In the present study, the pattern of vitamin A (retinol and
retinyl esters) contents in discrete brain areas was investigated in Wistar
rats (both sexes of 10-12 weeks old) fed on vitamin A deficient diet. The animals
were placed on standard laboratory diet for the control animals and a vitamin
A deficient diet for the experimental animals for 20 weeks. At the end of this
period, brain retinol and retinyl esters contents from control and vitamin A
deficient diet animals were measured by HPLC. Retinol was the predominant form
of retinoids in male rat brains (77 to 92% of total retinol) and retinyl esters
were the predominant form in female brain rats (4 to 44% of total retinol).
The abundant ester in both sexes was the retinyl linoleate. Olfactory bulb and
the midbrain contained the highest quantities of retinol and retinyl esters
in both sexes. On the other hand, the vitamin A deficient diet significantly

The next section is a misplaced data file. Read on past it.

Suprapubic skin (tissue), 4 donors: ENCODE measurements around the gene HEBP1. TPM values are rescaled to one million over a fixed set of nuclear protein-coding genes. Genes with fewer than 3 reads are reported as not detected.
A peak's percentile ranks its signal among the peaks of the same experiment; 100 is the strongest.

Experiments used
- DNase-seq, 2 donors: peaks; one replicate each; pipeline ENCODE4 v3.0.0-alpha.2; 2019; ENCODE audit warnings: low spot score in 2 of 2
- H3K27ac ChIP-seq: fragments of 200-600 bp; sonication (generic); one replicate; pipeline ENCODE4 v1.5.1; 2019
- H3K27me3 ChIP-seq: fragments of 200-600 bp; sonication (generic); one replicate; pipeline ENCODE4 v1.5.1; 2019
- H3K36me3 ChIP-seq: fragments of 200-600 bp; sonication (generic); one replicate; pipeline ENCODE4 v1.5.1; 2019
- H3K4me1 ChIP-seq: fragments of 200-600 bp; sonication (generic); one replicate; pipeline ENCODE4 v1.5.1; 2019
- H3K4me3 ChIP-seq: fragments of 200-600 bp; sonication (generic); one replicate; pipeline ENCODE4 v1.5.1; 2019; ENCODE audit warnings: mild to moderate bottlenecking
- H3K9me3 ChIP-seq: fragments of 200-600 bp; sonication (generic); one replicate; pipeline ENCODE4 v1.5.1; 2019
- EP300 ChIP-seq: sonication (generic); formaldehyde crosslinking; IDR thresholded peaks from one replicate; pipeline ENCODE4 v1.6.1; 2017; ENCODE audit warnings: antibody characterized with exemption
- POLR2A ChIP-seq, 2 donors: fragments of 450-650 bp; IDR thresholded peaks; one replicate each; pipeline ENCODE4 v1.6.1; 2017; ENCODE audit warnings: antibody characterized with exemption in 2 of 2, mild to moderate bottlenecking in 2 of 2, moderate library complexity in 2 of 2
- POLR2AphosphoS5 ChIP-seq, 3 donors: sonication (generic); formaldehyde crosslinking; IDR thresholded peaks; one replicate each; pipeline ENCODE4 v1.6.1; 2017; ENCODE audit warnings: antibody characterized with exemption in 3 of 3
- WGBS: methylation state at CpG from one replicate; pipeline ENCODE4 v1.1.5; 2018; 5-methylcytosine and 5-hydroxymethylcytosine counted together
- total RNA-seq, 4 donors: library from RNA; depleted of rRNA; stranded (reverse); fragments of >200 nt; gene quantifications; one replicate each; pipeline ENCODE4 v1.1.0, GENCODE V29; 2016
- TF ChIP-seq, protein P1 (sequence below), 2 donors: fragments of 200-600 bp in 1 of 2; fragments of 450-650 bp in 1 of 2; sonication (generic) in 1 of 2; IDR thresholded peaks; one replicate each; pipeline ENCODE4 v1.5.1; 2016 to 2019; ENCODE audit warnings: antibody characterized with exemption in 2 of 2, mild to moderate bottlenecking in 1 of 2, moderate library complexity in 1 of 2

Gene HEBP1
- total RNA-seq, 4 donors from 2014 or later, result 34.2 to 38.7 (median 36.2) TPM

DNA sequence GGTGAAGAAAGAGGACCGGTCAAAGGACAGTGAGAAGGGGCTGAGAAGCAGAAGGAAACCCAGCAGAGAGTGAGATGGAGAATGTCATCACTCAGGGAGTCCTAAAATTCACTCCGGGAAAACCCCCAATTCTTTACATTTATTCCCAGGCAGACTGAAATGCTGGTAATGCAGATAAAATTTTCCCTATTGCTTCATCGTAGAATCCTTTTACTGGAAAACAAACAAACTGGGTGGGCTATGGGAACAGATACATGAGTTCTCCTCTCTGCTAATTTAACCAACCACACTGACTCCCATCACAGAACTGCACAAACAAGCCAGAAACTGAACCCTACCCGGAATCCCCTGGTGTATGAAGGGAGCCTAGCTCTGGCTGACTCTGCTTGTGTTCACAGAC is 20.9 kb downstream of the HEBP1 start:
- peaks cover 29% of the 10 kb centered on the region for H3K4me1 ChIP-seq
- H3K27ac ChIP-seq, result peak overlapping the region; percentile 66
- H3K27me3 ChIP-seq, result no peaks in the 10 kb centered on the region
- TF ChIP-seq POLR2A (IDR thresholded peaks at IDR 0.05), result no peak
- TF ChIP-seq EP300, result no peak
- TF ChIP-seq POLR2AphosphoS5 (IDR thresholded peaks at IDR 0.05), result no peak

decreased the retinoid contents in male brain, in olfactory bulb (-30.7%), hindbrain
(-46.2%) and increased it in forebrain (84.3%) and midbrain (2.2%). Total retinol
was decreased in olfactory bulb (-38.7%), forebrain (-44.5%) and midbrain (-30.7%)
and increased in hindbrain (23.4%) of vitamin A deficient female rats. In conclusion,
retinol and retinyl esters were the brain compounds heterogeneously distributed
throughout the brain areas in both the sexes and were significantly affected
by vitamin A deficiency status as well.
Asma Arfaoui, Issad Nasri, Samira Boulbaroud, Ali Ouichou and Abdelhalim Mesfioui, 2009. Effect of Vitamin A Deficiency on Retinol and Retinyl Esters Contents in Rat Brain. Pakistan Journal of Biological Sciences, 12: 939-948.